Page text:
On March 5, 2009 the New Hampshire Supreme Court released its opinion on In the Matter of Jamie Huff and Lawrence Huff. This is an important decision, in that it defines parental rights and plainly rules that the family courts do not have jurisdiction to award visitation to an unrelated third party over the objection of a fit parent. It is important to note that although the court may not award an unrelated third party visitation, New Hampshire does have statutory authority for awarding grandparents and step-parents visitation with children.
The facts of the case are as follows: Jamie and Lawrence married and in July of 2006 their son was born. During subsequent divorce proceedings, Lawrence was sentenced to three to six years in State Prison. At the final hearing Lawrence requested one full weekend of parenting time a month with his son even though the prison visiting hours were only on Saturdays for a few hours. Lawrence planned to have one of two close friends facilitate visitation and have his son spend the rest of the weekend with his two other children. In other words, Lawrence wanted to essentially delegate his remaining parenting time to Kristen or Cheryl. The trial court adopted Lawrence’s proposed parenting plan, over Jamie’s objection.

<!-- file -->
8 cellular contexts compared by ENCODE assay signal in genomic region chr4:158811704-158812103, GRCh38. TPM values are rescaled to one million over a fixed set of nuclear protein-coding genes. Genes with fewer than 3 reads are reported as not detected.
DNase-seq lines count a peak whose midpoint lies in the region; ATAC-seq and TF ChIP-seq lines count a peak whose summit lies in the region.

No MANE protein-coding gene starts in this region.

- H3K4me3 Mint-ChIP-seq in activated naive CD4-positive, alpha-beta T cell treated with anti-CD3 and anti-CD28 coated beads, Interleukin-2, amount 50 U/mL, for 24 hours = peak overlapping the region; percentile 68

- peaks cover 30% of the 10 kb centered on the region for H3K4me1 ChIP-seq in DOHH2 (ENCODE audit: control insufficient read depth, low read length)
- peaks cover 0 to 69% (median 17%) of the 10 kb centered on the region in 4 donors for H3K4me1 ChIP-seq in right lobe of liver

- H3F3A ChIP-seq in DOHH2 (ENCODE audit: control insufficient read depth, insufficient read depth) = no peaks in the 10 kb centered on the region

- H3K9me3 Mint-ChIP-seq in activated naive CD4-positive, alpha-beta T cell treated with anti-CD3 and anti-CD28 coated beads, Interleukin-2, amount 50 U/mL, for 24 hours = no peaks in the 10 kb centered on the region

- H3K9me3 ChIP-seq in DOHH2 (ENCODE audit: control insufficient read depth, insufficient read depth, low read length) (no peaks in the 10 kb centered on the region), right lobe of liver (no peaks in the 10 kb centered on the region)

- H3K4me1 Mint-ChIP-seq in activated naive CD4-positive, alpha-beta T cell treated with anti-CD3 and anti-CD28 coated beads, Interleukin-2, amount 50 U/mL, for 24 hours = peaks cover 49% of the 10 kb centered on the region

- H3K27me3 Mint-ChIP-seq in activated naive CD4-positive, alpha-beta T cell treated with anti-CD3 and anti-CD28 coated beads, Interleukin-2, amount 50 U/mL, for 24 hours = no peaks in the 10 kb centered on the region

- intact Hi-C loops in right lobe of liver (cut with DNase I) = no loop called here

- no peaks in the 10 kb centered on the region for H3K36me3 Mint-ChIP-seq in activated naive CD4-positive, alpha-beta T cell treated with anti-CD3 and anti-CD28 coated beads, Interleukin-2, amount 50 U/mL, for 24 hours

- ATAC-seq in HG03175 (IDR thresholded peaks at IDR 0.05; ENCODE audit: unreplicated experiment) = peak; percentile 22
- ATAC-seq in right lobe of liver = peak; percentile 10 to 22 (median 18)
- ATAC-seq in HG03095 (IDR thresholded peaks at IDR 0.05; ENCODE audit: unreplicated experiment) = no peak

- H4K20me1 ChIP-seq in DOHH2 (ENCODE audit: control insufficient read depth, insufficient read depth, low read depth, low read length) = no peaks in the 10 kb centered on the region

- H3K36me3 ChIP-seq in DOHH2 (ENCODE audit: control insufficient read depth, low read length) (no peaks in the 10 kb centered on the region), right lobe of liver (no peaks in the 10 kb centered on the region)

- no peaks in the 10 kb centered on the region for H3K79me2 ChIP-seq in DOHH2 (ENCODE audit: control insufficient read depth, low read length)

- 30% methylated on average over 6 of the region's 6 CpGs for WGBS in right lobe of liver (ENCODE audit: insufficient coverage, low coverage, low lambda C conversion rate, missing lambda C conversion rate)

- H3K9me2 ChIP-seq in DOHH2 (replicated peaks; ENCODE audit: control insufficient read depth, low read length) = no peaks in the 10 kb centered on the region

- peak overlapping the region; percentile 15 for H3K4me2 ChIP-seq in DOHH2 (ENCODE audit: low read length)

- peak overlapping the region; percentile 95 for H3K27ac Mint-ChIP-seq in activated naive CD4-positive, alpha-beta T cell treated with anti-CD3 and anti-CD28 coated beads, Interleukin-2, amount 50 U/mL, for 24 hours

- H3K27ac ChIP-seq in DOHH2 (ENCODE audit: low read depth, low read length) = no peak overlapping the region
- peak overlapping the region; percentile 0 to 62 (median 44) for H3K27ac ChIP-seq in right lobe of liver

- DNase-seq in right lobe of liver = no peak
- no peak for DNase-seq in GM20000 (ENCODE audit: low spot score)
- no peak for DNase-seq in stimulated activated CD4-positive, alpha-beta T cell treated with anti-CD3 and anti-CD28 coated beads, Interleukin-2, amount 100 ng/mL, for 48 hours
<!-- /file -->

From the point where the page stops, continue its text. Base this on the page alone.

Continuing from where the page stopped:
Jamie appealed the decision to the NH Supreme Court arguing that the award of parenting time to a third party over her objection infringes on her fundamental right to parent her son. The NH Supreme Court first noted that the trial court did not expressly grant visitation to a third party but they granted visitation to an incarcerated father who then delegated his visitation to a third party. The court also examined the effect incarceration has upon parental abilities and whether or not this type of handing over visitation to a third party is equivalent to granting that third party visitation outright.
Ultimately the Court held that the incarcerated parent may not designate a third-party caregiver, over the objection of the other parent, absent a finding that the non-incarcerated parent is unfit. Where both parents are fit, the trial court may only award the incarcerated parent that visitation time which he can actually exercise. In this case, neither Jamie nor Lawrence has been declared unfit. Thus, the trial court’s authority is limited to awarding visitation to the incarcerated father that he can actually use to visit with the child. Time allocated to Lawrence beyond that, which is then delegated to a third party, is equivalent to awarding an unrelated third party visitation rights.
Crusco Law Office Law Clerk Marisa L. Ulloa contributed to this post.